Industry stakeholders expect Reps. Pat Tiberi, R-Ohio, and John Larson, D-Conn., to lead a group of lawmakers in introducing a bill this week that would require HME providers to obtain bid bonds as part of the competitive bidding program.
If a provider receives and accepts a contract from CMS, the bid bond would turn into a performance bond. If a provider receives a contract offer but does not accept it and its bid is at or below the bid price, the government can collect on the bond, explains Cara Bachenheimer, senior vice president of government relations for Invacare.
“That’s the beauty of it,” she said. “We believe the bill will be at least budget neutral because of this possibility of collecting on the bonds.”
The bill would also require providers to prove that they meet licensure requirements before they submit bids. A similar provision was included in the Senate Finance Committee’s version of the “doc fix” bill earlier this year.
Because the process for obtaining a bid bond would be similar to a surety bond, it shouldn’t be much of a burden for providers. An added bonus: In addition to CMS, the surety bond company would perform a financial assessment, stakeholders say.
“It’s a two-fold checks and balance,” said Jay Witter, senior vice president of public policy at AAHomecare.
The bill signals a shift in strategy for the industry. While a bill that would replace the competitive bidding program with a market-pricing program (MPP) already includes a provision requiring binding binds, it also includes a number of other provisions, which may be weighing it down, stakeholders say.
“Out of the gargantuan MPP bill, everyone understands binding bids,” Bachenheimer said. “This is non-controversial.”
The industry’s goal is to get the bill passed, on its own or as part of a larger bill, before the next round of bidding is set to take place in 2015, stakeholders say.
“This is something that Tiberi has talked about with the chairs of the relevant committees,” Witter said. “He’s run all the traps on this.”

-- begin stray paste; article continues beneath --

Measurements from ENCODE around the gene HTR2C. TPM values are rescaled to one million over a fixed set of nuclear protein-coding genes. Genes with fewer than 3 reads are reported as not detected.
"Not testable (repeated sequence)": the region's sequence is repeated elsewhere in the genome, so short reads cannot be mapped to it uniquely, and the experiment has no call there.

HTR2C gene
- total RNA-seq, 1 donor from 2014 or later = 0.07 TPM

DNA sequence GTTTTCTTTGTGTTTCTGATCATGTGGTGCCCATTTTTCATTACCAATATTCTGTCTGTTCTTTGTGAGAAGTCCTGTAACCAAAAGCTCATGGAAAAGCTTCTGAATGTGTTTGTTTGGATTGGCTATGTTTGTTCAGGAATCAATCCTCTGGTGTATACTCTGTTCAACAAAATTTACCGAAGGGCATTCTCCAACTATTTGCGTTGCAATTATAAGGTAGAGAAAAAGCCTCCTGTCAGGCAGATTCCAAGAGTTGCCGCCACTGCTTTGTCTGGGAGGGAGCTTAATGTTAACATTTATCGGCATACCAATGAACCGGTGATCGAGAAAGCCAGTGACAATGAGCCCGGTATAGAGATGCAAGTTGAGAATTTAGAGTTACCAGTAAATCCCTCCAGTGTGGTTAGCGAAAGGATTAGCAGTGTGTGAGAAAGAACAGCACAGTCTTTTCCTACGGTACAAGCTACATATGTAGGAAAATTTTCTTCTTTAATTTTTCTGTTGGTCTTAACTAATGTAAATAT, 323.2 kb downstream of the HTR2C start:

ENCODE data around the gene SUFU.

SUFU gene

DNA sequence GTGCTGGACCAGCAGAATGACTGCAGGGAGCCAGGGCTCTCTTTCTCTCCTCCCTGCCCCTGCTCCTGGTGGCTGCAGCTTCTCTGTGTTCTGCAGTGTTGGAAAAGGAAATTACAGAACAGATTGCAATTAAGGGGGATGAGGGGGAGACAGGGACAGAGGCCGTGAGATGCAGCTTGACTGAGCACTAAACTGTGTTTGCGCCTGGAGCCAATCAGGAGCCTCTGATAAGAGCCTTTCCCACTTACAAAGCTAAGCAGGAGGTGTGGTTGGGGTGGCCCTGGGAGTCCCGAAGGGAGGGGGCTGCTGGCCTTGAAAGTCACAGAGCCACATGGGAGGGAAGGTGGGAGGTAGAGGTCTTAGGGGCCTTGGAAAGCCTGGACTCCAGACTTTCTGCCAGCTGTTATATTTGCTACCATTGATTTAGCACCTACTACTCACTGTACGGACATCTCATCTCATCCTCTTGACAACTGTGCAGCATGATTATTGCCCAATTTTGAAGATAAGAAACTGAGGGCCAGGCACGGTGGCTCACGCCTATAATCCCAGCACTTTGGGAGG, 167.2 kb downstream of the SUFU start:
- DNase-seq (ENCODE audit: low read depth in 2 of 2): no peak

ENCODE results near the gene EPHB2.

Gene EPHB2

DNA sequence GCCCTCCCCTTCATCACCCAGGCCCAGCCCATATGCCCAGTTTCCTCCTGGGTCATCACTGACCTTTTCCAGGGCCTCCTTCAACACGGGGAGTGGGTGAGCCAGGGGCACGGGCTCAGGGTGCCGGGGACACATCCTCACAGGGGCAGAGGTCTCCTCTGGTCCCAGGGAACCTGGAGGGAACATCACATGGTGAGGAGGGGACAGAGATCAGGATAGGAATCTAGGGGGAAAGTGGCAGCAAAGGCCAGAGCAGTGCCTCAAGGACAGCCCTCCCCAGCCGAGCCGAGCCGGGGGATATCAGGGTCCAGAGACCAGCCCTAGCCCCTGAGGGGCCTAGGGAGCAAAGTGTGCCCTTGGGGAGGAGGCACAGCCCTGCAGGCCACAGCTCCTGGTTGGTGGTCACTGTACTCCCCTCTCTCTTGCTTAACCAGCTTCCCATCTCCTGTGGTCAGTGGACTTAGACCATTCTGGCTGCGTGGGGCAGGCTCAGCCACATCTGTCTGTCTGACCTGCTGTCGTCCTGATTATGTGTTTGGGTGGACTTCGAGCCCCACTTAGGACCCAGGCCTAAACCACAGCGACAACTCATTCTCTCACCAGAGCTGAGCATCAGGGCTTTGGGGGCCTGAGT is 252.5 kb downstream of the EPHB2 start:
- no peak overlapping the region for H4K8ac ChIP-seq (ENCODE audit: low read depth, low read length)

Stakeholders are also making ground on another bill, this one to reform the audit program. It was announced at AAHomecare’s Washington Legislative Conference in May that Rep. Renee Ellmers, R-N.C., planned to introduce such a bill. Since then, she has been fine-tuning language to make sure that, like with the bid bill, it has legs, stakeholders say.
“Every time you do something like this, you want to fix all the problems, but her goal is not to fix all 100 problems,” said Beth Bowen, executive director of the North Carolina Association for Medical Equipment Services, which will host Ellmers at its summer meeting on June 27. “She wants a bill with teeth but that will pass.”
The industry continues to build its case against both the audit and competitive bidding programs. Just last week at the Heartland Conference, The VGM Group released a study that shows Medicare saves money by investing in HME. For every $1 that Medicare spends on mobility equipment, for example, it saves $16.78 in treatment for avoided falls, according to the study, conducted by Brian Leitten of Leitten Consulting.
“You always hear the drum beat from CMS about all the savings,” said John Gallagher, vice president of government relations for VGM. “We need to be able to say, ‘No, you’re losing money.’ You’re gutting the very entity that’s saving you money.”